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by Erika Haslup, Arts and Entertainment editor

“Captivating and edifying, Bodies—The Exhibition unveils the many complex systems, organs, and tissues that drive every aspect of our daily lives and unite us all as humans.”

Since it opened in June at Ala Moana Center, next to Nordstrom, Bodies—The Exhibition has attracted people of all ages. But it is not for the squeamish. Featuring more than 200 specimens—whole bodies and individual organs—it presents a meticulously dissected and preserved look at the inside—literally—of the human animal that will, as exhibition literature claims, enlighten, empower, fascinate, and inspire.

The process used to conserve the specimens, called polymer preservation, was developed by Dr. Roy Glover, chief medical director of one of the largest laboratories in North America that was capable of providing polymer preserved whole bodies and a regular supplier of these for medical study and research at the University of Michigan.

According to Premier Exhibitions, which developed the display, preparation times varies depending on the size of a specimen or organ. The polymer preservation process starts with dissection and the application of chemicals to temporarily stop decay. Water is removed from the specimen and is replaced with acetone. The specimen is then placed into a vacuum chamber with a liquid silicone mixture to which is later added a polymer mixture. The silicone polymer hardens and the specimen is perfectly preserved in every detail, as if it were made out of rubber.

“ The exhibition is designed to deliver a healthy dose of educational medicine to both young and old alike,” Glover said, pointing out that the exhibition gives people an opportunity to see how poor health practices such as obesity and smoking affect the body. He believes that this educational “medicine hopefully will help provide the antidote to this unfortunate set of health-related problems.”
The exhibition has been criticized by various groups with religious or ethical concerns. However, Glover said that a team of experts, Premier Exhibitions partners, in Dalian, China, where the bodies originate, examines each specimen before it is placed in any of its exhibitions and treats each body in a dignified and respectful manner.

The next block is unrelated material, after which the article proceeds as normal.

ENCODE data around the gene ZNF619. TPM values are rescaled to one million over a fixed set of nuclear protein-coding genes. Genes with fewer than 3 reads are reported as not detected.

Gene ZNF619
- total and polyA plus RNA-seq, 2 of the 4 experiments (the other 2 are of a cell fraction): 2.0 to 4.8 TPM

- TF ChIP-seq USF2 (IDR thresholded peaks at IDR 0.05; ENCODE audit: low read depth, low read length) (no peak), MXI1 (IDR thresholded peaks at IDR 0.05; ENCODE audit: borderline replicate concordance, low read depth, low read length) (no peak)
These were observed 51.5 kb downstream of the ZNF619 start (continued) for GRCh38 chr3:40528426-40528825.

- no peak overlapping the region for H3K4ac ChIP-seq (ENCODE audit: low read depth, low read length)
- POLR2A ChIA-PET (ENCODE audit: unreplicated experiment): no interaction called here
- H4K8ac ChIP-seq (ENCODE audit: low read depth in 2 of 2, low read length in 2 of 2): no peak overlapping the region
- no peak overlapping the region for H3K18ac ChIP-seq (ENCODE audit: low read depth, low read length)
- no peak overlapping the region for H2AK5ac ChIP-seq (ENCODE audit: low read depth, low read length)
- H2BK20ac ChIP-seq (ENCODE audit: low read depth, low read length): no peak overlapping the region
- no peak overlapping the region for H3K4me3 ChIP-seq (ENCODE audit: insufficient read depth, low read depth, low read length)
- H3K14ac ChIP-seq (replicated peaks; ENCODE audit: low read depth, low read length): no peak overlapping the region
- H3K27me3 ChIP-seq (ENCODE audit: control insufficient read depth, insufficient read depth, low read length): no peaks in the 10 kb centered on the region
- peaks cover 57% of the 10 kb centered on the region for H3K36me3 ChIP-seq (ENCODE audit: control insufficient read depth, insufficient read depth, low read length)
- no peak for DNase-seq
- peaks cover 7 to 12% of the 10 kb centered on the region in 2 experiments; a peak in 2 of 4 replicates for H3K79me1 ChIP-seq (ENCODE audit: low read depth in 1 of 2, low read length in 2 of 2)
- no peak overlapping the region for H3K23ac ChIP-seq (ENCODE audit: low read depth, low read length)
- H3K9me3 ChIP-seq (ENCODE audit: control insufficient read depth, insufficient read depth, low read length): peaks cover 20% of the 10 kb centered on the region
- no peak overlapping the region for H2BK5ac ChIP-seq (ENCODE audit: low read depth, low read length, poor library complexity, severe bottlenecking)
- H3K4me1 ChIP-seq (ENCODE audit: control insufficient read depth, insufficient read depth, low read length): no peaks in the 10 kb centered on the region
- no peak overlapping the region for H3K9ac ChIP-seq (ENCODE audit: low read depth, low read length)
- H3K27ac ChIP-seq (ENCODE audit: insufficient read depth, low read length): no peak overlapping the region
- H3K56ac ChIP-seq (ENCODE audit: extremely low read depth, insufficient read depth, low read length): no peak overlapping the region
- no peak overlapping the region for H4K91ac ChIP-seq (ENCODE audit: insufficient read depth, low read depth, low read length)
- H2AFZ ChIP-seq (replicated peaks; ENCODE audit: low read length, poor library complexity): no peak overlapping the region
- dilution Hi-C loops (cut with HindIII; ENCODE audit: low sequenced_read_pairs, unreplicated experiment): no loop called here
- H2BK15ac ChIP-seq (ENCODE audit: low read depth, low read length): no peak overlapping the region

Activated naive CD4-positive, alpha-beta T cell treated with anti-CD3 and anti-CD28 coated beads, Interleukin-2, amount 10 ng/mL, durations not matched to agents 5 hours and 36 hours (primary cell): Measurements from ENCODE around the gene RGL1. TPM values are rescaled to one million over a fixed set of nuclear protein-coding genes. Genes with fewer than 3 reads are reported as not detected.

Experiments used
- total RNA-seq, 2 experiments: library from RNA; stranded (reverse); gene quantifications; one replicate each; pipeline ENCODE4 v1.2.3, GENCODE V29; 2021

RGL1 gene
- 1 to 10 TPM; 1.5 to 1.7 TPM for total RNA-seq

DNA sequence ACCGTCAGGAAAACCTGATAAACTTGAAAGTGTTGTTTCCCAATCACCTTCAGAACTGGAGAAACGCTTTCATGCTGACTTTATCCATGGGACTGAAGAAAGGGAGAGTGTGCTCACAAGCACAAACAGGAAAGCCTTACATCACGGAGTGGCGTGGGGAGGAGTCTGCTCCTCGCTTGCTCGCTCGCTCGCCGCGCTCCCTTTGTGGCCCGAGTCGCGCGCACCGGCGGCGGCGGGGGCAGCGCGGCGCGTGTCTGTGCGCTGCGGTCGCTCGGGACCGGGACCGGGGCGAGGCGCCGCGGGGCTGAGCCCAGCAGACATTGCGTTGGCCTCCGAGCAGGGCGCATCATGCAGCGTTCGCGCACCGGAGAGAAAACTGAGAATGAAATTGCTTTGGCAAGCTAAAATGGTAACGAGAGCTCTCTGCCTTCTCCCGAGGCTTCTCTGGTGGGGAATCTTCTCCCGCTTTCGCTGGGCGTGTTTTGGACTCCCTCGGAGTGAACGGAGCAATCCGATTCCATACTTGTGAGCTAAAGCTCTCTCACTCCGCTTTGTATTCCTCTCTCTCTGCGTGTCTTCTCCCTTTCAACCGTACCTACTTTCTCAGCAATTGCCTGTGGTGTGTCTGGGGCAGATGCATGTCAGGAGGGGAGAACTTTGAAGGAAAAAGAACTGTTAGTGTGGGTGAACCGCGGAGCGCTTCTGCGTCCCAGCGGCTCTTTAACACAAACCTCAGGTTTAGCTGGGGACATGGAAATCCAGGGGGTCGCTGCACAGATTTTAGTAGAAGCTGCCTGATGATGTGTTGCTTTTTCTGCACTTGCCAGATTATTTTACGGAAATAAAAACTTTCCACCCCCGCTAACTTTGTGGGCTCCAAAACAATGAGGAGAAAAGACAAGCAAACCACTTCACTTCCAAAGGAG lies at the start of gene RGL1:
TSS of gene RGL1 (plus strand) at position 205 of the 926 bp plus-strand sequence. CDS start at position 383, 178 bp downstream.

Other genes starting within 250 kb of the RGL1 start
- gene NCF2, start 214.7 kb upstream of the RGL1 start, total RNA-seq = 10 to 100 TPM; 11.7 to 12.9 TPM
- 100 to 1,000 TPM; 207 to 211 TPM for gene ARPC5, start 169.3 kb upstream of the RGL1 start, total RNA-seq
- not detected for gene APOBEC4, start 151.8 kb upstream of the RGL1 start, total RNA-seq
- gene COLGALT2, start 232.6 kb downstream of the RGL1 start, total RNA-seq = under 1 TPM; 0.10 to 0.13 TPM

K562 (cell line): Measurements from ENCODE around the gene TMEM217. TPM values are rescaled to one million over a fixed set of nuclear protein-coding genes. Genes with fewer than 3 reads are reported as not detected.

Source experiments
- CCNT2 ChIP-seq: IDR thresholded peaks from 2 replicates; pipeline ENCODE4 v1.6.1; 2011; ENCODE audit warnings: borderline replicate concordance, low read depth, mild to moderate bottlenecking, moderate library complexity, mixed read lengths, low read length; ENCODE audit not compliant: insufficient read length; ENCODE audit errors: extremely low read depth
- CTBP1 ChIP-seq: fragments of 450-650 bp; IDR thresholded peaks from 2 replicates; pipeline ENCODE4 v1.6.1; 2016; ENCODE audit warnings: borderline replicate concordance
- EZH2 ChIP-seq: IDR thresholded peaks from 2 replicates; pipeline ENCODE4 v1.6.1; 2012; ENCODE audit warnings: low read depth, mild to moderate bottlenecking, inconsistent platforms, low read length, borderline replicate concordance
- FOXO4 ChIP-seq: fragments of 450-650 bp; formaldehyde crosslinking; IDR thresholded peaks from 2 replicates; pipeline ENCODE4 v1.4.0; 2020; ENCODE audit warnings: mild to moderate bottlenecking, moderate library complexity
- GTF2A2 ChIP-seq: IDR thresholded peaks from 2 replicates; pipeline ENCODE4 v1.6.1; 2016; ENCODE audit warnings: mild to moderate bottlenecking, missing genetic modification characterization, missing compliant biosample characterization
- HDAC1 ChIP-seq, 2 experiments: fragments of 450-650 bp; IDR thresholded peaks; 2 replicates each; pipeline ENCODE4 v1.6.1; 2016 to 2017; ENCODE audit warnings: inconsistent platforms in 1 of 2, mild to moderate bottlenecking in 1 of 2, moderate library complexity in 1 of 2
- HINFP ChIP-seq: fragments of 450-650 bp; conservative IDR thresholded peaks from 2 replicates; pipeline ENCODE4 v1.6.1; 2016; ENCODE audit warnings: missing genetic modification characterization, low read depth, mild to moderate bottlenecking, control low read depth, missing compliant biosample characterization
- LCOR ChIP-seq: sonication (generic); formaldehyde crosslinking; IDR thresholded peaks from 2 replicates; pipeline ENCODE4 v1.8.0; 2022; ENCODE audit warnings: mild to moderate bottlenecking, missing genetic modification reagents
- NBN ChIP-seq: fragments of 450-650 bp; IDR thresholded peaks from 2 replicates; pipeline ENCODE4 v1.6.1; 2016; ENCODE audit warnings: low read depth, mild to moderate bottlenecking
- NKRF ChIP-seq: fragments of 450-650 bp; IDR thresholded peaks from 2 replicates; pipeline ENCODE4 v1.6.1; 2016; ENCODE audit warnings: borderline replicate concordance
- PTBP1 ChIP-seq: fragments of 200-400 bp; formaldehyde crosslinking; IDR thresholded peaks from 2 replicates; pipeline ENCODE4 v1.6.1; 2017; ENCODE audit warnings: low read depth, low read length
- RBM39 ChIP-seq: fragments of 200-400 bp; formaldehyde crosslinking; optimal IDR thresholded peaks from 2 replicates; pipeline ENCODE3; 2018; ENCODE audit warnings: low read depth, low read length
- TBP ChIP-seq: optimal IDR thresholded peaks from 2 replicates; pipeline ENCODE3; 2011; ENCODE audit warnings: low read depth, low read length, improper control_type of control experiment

“ Diligence on the part of Premier ensures that none of the bodies that we receive and plan to use in our exhibitions show any signs of execution, torture, and abuse. As a former medical educator, I involve myself in this process because I understand what an important responsibility it is to be entrusted with a human body,” said Glover.

Senior Jessica Goolsby, a 21-year-old communication major, researched the exhibition on the Internet and then visited it with her husband. Goolsby said she found the exhibit interesting and would encourage people to visit it.

“ I loved the male body in the last room, the one that displayed a hip replacement and other medical modifications,” Goolsby said.

Sophomore nursing student, Kristian Gozum, who is used to seeing graphic images of the human body, said the exhibit demonstrated just how complex the body really is.

“ We can read in the books about how our body functions, but to visually see our organs, especially the ‘hands-on’ portion at the end of the exhibit, was awesome,” Gozum said. “It really was a life-changing experience.”

The exhibition is on a world tour and next visits countries such as Hungary and Spain. It will continue at Ala Moana through Dec. 21. Hours are Monday through Friday- 9:30 a.m. to 9 p.m. Sunday- 10 a.m. to 7 p.m.



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